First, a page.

Nigeria among 55 countries battling serious health workers shortage-WHO

The World Health Organization (WHO) says Nigeria and 54 other countries are among nations listed in its on its Health Workforce Support and Safeguards List 2023.

The WHO said of the 55 countries, 37 are in Africa, eight are in the Western Pacific region, six are in the eastern Mediterranean region, three are in the south-east Asia region and one is in the Americas.

Some of the countries include Angola, Ghana, Ethiopia, Nigeria, Zimbabwe, Zambia, Afghanistan, Pakistan, Haiti, Congo, Sudan, and Papua New Guinea

The global health body stated that the countries face the most pressing health workforce challenges related to universal health coverage.

“In particular, these countries have: 1) a density of doctors, nurses and midwives below the global median (i.e., 49 per 10 000 population); and 2) a universal health coverage service coverage index below a certain threshold,” WHO said in the report released March 8.

“To account for the disruptions caused to health services by the COVID-19 pandemic, and the effects on health worker mobility and migration, the threshold for the universal health coverage service coverage index for the WHO health workforce support and safeguards list 2023 has been increased from 50 (the value used for the 2020 list) to 55.”

The organisation added that with the impact of COVID-19 and widespread disruptions to health services, health workers in these countries continue to seek better-paid opportunities in wealthier nations.

According to the WHO, the affected countries have universal health coverage (UHC) service coverage index below 55 and health workforce density below the global median of 49 medical doctors, nursing and midwifery personnel per 10,000 people.

The WHO said the countries are vulnerable because they do not have enough health workers required to achieve the UN sustainable development goal target by 2030.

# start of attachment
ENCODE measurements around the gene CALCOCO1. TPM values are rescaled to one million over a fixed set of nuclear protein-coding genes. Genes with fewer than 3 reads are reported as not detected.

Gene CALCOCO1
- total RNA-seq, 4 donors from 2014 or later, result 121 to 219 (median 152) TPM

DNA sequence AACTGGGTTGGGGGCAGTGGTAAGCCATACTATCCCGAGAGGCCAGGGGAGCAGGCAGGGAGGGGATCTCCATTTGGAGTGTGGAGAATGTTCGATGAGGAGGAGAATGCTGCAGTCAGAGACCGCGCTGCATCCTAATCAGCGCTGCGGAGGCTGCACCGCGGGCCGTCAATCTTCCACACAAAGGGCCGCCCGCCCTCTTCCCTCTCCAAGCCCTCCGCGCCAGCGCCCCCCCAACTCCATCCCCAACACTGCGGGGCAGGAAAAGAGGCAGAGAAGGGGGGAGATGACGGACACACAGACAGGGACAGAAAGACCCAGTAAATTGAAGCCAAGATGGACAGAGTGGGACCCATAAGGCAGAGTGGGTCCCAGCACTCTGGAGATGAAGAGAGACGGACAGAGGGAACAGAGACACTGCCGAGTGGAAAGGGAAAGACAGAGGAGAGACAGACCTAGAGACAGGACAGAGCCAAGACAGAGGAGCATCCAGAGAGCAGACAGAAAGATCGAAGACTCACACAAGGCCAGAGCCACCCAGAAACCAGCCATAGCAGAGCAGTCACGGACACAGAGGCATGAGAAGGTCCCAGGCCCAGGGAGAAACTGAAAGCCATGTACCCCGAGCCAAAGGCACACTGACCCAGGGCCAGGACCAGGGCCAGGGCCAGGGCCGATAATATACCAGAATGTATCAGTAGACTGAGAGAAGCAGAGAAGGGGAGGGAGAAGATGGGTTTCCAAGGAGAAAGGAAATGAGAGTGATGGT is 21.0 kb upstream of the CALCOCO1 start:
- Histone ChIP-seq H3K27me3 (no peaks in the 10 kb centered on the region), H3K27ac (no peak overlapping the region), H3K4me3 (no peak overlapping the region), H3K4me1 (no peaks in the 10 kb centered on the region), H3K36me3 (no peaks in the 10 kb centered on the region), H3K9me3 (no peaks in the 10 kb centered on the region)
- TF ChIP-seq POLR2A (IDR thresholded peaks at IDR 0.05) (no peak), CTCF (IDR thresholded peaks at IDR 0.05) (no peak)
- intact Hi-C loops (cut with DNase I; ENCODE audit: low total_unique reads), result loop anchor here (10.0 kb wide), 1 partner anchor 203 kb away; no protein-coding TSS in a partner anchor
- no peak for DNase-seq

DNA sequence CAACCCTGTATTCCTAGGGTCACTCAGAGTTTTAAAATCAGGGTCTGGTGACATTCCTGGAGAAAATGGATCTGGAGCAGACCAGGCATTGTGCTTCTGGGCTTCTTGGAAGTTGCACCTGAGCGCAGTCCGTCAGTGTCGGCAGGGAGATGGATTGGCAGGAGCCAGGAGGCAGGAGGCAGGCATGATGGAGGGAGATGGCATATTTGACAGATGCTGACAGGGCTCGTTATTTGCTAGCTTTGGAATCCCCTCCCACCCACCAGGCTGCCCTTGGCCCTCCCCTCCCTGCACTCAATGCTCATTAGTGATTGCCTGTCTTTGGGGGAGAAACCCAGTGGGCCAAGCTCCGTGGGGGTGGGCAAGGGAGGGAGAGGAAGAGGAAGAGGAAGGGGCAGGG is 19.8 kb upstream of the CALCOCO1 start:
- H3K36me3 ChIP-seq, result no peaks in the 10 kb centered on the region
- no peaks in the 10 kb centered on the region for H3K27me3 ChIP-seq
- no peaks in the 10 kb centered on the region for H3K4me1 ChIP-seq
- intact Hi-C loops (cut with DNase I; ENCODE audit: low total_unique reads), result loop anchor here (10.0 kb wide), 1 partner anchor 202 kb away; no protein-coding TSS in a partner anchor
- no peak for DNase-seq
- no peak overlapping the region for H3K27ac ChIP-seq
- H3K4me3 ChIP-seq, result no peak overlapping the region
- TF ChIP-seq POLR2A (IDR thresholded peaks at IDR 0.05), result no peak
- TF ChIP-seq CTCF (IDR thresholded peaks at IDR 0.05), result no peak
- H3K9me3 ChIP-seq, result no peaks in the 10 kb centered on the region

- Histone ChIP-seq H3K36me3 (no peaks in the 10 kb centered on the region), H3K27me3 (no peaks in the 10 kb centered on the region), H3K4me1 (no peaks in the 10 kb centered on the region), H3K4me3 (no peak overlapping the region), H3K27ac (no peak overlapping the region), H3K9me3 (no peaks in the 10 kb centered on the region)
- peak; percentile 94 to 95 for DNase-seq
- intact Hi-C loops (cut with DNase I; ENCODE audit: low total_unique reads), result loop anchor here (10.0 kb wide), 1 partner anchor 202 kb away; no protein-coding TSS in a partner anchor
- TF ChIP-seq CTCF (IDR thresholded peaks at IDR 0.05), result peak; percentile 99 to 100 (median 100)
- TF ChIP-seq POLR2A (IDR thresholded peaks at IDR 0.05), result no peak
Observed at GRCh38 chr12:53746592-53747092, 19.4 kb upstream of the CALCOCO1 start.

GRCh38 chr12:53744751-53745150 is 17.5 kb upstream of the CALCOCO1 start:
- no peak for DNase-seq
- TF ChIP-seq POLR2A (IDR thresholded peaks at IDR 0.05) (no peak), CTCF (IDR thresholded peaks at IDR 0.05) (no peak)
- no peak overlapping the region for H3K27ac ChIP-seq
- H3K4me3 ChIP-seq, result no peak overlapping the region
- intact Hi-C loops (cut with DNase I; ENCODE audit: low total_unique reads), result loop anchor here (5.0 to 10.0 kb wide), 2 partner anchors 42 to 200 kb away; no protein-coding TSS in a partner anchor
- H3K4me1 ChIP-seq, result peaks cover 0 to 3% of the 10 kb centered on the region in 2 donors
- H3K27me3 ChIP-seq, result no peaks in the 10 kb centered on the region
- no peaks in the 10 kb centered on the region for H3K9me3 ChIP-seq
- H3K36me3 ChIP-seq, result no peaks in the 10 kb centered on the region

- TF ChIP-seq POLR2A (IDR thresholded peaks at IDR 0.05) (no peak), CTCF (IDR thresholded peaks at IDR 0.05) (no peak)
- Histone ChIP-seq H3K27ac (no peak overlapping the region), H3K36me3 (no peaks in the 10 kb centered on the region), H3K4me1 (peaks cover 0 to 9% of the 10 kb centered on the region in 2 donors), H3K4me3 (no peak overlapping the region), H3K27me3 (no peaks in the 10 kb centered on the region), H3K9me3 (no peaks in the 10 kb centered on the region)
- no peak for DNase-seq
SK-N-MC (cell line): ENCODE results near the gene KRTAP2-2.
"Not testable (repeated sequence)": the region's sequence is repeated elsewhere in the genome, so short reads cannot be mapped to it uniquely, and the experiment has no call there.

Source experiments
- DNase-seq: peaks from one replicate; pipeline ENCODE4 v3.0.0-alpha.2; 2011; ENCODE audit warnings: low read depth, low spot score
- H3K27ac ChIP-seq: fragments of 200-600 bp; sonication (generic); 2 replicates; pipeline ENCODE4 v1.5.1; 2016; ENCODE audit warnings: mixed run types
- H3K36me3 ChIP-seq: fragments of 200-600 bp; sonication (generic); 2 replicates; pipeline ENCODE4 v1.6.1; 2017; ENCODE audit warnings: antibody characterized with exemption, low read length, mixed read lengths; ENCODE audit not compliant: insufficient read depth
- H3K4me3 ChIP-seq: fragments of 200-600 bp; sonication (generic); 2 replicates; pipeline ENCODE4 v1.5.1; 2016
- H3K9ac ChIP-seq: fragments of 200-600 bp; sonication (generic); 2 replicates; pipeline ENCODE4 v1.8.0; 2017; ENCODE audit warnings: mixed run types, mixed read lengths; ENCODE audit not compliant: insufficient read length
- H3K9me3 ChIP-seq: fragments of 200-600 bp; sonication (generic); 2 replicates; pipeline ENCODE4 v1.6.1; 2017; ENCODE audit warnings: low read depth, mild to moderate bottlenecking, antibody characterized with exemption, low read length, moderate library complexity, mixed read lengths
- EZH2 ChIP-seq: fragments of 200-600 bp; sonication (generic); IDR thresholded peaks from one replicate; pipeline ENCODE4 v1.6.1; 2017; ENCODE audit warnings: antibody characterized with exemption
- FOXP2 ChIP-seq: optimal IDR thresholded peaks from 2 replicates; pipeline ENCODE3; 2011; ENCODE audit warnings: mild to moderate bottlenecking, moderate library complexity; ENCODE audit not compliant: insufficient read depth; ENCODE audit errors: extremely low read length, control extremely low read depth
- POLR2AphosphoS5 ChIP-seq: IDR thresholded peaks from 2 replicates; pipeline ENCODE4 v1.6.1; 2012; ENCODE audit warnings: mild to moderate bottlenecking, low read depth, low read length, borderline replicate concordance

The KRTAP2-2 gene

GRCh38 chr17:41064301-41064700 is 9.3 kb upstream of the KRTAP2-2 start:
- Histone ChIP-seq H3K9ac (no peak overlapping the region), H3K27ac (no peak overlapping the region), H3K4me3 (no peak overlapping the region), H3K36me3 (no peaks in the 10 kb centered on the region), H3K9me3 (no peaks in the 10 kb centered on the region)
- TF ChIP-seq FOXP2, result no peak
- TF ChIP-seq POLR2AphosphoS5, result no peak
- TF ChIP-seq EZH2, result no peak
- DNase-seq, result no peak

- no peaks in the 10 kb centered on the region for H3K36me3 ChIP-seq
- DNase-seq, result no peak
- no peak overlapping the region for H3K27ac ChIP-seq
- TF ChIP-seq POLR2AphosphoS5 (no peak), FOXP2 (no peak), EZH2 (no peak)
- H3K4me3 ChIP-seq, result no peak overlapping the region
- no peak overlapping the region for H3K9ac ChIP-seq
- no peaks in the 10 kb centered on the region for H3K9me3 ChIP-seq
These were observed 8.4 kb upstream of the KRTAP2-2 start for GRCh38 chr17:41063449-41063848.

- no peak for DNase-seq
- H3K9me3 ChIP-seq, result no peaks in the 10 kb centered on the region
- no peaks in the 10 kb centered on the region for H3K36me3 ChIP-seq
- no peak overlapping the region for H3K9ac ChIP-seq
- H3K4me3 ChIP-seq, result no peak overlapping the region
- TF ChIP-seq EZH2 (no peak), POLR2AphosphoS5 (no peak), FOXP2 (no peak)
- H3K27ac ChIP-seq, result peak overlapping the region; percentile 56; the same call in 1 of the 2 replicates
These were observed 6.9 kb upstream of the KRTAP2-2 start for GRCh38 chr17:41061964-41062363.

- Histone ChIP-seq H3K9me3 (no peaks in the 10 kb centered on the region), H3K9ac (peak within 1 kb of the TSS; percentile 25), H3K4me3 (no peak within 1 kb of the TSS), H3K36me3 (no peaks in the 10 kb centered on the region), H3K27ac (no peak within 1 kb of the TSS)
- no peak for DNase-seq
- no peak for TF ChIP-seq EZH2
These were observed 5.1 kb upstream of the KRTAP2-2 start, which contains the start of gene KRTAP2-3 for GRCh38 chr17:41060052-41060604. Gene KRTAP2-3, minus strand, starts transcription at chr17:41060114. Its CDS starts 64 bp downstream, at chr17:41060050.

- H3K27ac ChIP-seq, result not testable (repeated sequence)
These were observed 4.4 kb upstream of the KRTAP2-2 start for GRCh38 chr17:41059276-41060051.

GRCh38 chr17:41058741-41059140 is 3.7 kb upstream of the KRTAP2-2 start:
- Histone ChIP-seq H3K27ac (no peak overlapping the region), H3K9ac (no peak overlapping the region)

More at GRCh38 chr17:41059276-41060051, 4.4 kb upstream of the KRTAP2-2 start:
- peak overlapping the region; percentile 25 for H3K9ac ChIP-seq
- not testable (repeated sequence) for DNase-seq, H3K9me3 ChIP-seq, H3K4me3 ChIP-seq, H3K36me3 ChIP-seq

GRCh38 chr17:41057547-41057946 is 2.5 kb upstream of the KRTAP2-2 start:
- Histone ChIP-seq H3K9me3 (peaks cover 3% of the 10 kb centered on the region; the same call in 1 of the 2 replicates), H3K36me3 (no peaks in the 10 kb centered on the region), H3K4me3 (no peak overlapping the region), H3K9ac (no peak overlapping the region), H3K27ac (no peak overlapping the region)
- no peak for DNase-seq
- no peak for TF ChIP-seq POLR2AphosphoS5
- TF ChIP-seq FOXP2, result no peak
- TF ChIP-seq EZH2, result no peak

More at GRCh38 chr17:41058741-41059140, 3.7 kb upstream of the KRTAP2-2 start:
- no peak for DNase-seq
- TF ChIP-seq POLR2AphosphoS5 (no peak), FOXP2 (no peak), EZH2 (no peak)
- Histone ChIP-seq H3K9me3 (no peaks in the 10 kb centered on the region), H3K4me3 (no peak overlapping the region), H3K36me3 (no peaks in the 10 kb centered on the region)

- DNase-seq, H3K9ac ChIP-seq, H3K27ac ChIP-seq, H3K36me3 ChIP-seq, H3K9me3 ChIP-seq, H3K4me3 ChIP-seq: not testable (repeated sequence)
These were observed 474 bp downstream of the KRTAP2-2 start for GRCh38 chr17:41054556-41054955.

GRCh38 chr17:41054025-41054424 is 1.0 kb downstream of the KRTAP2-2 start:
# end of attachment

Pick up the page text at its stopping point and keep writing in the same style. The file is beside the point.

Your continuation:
“These countries require priority support for health workforce development and health system strengthening, along with additional safeguards that limit active international recruitment,” the statement reads.

“The WHO health workforce support and safeguard list does not prohibit international recruitment, but recommends that government-to-government health worker migration agreements be informed by health labour market analysis and the adoption of measures to ensure adequate supply of health workers in the source countries; engage Ministries of Health in the negotiation and implementation of agreements; and specify the health system benefits of the arrangement to both source and destination countries.”

Tedros Ghebreyesus, WHO director general, said health workers are the backbone of every health system, and yet some of the world’s most fragile health systems do not have enough and many are losing their health workers to international migration. “WHO is working with these countries to support them to strengthen their health workforce, and we call on all countries to respect the provisions in the WHO health workforce support and safeguards list.

The list should be used to inform advocacy, policy dialogue at all levels and financing efforts in support of health workforce education and employment in these countries,” he said.

Since the onset of the COVID-19 pandemic, Nigeria has lost many of its doctors, leaving hospitals understaffed, and available personnel overwhelmed.

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